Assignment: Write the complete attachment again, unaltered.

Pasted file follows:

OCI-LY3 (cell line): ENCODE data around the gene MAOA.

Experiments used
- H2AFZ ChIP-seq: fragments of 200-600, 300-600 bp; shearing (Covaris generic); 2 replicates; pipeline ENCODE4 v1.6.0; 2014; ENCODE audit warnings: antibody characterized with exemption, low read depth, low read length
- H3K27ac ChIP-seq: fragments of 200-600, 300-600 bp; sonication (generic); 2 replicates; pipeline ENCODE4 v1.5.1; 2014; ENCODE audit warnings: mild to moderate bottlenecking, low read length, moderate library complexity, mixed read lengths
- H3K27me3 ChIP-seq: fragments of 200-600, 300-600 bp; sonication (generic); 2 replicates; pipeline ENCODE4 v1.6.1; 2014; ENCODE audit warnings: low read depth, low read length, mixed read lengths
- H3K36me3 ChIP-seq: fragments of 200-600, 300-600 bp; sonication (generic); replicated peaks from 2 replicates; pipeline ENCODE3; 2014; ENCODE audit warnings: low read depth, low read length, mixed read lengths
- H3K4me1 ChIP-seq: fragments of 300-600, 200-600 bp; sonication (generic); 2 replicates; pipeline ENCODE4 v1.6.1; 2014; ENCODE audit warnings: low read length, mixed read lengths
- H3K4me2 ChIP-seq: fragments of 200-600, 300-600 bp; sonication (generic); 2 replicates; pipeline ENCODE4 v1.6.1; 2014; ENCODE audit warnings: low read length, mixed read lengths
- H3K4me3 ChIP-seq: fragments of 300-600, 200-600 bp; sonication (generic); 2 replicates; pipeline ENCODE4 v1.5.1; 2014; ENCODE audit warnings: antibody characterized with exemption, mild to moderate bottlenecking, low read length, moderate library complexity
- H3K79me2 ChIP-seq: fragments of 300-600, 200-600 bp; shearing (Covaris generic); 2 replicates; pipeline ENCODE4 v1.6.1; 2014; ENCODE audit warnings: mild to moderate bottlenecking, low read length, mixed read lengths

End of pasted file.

OCI-LY3 (cell line): ENCODE data around the gene MAOA.

Experiments used
- H2AFZ ChIP-seq: fragments of 200-600, 300-600 bp; shearing (Covaris generic); 2 replicates; pipeline ENCODE4 v1.6.0; 2014; ENCODE audit warnings: antibody characterized with exemption, low read depth, low read length
- H3K27ac ChIP-seq: fragments of 200-600, 300-600 bp; sonication (generic); 2 replicates; pipeline ENCODE4 v1.5.1; 2014; ENCODE audit warnings: mild to moderate bottlenecking, low read length, moderate library complexity, mixed read lengths
- H3K27me3 ChIP-seq: fragments of 200-600, 300-600 bp; sonication (generic); 2 replicates; pipeline ENCODE4 v1.6.1; 2014; ENCODE audit warnings: low read depth, low read length, mixed read lengths
- H3K36me3 ChIP-seq: fragments of 200-600, 300-600 bp; sonication (generic); replicated peaks from 2 replicates; pipeline ENCODE3; 2014; ENCODE audit warnings: low read depth, low read length, mixed read lengths
- H3K4me1 ChIP-seq: fragments of 300-600, 200-600 bp; sonication (generic); 2 replicates; pipeline ENCODE4 v1.6.1; 2014; ENCODE audit warnings: low read length, mixed read lengths
- H3K4me2 ChIP-seq: fragments of 200-600, 300-600 bp; sonication (generic); 2 replicates; pipeline ENCODE4 v1.6.1; 2014; ENCODE audit warnings: low read length, mixed read lengths
- H3K4me3 ChIP-seq: fragments of 300-600, 200-600 bp; sonication (generic); 2 replicates; pipeline ENCODE4 v1.5.1; 2014; ENCODE audit warnings: antibody characterized with exemption, mild to moderate bottlenecking, low read length, moderate library complexity
- H3K79me2 ChIP-seq: fragments of 300-600, 200-600 bp; shearing (Covaris generic); 2 replicates; pipeline ENCODE4 v1.6.1; 2014; ENCODE audit warnings: mild to moderate bottlenecking, low read length, mixed read lengths